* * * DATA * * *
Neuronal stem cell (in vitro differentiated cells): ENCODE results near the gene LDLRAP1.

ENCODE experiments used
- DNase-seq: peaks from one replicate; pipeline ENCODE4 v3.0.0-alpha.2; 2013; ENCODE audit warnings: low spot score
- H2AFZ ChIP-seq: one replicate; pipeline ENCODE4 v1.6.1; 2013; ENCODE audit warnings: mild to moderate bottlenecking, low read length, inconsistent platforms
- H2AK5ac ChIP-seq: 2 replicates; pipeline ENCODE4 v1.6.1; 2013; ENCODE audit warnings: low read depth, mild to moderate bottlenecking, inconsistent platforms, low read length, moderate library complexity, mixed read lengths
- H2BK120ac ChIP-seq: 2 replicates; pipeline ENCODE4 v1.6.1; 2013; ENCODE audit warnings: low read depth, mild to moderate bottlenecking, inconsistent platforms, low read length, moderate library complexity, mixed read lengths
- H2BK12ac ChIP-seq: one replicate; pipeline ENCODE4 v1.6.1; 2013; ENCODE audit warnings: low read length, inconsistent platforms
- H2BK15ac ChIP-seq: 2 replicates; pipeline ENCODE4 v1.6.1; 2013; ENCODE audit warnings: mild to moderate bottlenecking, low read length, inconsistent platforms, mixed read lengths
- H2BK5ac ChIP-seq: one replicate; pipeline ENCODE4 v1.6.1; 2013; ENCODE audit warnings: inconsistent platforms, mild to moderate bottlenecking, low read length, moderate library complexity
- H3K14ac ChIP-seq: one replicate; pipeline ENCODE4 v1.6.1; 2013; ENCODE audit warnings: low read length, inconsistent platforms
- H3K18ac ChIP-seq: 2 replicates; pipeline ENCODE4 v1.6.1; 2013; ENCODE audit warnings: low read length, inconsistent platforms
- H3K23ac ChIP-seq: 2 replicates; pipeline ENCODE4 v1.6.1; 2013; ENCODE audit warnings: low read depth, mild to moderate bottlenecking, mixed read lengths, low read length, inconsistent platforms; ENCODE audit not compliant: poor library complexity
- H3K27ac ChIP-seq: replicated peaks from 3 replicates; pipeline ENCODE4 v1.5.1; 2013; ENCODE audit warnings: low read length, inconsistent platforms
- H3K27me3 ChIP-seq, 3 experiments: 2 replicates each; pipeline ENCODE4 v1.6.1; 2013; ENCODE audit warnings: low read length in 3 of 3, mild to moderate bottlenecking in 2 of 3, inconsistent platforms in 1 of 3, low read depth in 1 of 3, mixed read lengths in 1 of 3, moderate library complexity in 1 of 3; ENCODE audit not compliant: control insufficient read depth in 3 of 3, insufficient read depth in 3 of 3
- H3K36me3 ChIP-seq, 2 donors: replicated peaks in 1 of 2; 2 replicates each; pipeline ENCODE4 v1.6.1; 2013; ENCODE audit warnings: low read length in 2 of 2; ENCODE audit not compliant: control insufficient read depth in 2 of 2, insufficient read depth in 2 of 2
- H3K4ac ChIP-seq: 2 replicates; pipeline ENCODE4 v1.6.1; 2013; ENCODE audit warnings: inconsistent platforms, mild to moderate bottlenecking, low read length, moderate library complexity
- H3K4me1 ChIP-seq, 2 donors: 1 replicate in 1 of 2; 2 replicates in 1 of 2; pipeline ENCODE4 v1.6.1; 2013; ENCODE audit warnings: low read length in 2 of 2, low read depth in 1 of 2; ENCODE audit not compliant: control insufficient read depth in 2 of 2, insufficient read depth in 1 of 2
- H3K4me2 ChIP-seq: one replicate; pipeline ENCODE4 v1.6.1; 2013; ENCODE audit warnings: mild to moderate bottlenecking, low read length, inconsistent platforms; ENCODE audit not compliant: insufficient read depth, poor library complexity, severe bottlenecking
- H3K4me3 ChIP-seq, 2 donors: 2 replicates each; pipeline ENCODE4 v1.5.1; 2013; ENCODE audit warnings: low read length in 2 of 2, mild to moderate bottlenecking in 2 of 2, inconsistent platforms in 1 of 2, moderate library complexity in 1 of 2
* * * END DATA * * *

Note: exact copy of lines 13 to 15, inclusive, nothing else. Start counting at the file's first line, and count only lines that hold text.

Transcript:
- H3K27ac ChIP-seq: replicated peaks from 3 replicates; pipeline ENCODE4 v1.5.1; 2013; ENCODE audit warnings: low read length, inconsistent platforms
- H3K27me3 ChIP-seq, 3 experiments: 2 replicates each; pipeline ENCODE4 v1.6.1; 2013; ENCODE audit warnings: low read length in 3 of 3, mild to moderate bottlenecking in 2 of 3, inconsistent platforms in 1 of 3, low read depth in 1 of 3, mixed read lengths in 1 of 3, moderate library complexity in 1 of 3; ENCODE audit not compliant: control insufficient read depth in 3 of 3, insufficient read depth in 3 of 3
- H3K36me3 ChIP-seq, 2 donors: replicated peaks in 1 of 2; 2 replicates each; pipeline ENCODE4 v1.6.1; 2013; ENCODE audit warnings: low read length in 2 of 2; ENCODE audit not compliant: control insufficient read depth in 2 of 2, insufficient read depth in 2 of 2